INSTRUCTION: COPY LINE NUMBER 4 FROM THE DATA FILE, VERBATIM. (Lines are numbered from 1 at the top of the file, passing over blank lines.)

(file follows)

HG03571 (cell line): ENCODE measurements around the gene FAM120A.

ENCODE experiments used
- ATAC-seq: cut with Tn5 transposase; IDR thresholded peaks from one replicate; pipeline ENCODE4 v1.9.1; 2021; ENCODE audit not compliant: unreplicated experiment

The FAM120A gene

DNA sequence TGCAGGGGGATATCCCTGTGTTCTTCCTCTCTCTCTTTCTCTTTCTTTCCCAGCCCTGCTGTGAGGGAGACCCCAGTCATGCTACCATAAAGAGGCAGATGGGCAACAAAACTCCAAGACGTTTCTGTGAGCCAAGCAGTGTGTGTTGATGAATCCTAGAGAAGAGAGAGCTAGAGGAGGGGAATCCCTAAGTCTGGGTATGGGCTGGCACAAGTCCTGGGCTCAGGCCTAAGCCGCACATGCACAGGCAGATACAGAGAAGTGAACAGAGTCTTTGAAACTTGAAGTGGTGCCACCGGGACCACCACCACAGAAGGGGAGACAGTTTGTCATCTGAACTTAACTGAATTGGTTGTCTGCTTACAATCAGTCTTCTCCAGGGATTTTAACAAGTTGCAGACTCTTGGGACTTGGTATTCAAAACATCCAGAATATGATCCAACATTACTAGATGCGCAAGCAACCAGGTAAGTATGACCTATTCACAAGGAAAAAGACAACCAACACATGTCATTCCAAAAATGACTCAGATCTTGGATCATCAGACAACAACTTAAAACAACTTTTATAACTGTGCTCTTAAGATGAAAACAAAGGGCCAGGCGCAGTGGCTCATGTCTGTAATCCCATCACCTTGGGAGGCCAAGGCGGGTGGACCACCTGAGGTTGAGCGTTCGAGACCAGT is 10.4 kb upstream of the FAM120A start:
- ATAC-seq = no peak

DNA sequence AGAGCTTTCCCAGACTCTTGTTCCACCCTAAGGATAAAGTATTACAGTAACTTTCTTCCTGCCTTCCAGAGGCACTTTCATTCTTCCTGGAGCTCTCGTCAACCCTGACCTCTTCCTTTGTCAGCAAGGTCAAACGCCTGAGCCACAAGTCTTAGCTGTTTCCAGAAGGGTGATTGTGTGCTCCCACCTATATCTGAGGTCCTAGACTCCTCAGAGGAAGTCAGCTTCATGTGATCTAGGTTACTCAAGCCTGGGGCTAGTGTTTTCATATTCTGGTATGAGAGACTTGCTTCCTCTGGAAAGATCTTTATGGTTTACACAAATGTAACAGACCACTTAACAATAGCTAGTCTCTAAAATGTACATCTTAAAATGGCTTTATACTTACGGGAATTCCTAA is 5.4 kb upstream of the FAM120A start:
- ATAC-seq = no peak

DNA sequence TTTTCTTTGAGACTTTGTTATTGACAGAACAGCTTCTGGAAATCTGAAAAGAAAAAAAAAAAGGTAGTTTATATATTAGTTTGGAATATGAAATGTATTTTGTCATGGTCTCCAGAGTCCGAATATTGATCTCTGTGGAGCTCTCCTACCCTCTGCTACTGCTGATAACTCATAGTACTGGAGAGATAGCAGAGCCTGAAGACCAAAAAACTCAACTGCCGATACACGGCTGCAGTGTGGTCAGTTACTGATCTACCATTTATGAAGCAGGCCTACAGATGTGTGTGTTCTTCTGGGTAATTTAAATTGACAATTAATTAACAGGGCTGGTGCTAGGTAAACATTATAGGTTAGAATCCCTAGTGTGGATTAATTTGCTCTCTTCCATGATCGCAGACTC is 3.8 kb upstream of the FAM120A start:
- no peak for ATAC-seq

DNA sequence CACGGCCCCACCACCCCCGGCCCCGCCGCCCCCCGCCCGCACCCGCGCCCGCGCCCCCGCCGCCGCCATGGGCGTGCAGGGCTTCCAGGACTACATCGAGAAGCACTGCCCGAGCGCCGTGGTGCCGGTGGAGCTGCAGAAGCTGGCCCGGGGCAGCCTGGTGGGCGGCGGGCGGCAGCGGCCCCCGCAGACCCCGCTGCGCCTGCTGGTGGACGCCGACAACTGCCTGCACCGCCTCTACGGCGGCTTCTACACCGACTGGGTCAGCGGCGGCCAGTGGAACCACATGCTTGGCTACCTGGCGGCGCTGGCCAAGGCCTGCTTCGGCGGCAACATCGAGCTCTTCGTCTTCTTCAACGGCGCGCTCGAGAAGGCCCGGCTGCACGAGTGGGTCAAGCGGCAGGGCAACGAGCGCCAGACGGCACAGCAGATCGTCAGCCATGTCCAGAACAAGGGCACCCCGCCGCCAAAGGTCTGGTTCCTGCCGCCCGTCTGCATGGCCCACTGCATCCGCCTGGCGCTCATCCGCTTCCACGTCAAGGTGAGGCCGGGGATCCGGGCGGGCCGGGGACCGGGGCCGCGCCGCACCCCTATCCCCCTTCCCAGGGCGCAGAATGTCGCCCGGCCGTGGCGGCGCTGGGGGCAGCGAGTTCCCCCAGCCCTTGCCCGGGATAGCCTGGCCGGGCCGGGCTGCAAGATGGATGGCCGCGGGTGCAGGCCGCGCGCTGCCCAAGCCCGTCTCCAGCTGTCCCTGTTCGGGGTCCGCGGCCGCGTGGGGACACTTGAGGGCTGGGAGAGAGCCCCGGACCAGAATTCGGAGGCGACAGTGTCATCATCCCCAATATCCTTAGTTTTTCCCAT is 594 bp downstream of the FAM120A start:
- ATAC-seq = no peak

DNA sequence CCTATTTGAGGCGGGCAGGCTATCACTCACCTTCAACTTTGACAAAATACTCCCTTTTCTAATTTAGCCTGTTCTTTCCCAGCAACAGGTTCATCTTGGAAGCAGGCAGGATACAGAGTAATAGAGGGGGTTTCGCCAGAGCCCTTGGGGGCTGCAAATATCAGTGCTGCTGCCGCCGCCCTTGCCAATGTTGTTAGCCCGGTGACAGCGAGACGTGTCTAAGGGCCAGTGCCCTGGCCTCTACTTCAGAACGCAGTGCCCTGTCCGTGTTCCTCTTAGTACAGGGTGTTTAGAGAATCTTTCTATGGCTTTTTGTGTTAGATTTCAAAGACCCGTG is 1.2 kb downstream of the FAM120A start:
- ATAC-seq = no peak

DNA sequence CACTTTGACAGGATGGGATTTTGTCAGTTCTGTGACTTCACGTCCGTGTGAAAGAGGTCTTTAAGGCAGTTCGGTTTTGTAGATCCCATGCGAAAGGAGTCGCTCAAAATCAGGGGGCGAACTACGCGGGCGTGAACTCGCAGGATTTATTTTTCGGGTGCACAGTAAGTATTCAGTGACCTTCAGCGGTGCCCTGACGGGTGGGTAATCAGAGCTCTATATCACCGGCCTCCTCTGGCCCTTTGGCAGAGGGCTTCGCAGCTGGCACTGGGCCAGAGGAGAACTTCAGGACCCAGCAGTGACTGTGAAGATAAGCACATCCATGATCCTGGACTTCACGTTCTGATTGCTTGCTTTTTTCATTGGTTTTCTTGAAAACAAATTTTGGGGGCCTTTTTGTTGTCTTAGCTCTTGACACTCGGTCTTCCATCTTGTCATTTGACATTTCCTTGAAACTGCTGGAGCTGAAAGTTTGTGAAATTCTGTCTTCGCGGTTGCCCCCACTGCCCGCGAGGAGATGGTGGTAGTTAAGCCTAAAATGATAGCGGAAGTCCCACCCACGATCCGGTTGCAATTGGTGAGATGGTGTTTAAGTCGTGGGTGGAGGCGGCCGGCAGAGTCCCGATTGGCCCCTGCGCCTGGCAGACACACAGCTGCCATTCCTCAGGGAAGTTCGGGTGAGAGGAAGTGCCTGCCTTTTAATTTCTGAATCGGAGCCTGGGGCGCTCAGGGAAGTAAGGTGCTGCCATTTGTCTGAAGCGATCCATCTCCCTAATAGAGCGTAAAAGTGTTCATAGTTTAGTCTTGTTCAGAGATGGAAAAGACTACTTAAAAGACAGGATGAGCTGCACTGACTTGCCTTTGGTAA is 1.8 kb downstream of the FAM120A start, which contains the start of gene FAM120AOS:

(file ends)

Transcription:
The FAM120A gene